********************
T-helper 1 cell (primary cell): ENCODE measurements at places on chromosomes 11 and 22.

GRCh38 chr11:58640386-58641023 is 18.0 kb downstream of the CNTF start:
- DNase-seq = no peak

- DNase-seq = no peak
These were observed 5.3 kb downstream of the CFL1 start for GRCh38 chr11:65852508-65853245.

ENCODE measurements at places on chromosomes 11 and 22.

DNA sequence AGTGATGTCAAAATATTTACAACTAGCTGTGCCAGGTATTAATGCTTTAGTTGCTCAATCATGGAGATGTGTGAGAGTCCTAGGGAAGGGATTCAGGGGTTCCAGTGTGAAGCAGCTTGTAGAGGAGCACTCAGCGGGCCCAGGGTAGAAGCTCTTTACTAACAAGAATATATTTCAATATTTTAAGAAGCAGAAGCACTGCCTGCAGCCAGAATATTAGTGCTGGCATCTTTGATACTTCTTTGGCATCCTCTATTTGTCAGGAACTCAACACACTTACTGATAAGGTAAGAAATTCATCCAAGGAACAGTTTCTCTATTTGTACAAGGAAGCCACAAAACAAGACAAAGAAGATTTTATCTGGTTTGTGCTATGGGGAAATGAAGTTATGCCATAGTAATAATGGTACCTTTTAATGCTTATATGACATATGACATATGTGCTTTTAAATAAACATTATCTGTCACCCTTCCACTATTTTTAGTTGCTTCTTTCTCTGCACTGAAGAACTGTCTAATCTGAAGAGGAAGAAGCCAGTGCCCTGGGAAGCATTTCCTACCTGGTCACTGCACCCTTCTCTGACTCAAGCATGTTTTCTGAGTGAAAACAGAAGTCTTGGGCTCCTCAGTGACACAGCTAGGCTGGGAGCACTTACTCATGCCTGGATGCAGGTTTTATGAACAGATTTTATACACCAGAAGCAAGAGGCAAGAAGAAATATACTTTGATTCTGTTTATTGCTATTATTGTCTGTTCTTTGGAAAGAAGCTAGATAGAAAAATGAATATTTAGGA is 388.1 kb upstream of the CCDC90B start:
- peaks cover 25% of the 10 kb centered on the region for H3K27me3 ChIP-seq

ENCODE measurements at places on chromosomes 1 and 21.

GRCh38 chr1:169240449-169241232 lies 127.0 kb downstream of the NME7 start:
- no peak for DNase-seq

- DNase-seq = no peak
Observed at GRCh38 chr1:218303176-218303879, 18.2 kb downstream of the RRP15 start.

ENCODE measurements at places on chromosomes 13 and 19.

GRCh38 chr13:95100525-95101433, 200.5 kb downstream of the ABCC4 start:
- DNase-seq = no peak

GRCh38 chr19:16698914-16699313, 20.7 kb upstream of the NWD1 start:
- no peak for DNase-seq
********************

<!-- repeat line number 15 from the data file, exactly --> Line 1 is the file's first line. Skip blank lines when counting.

GRCh38 chr13:95100525-95101433, 200.5 kb downstream of the ABCC4 start: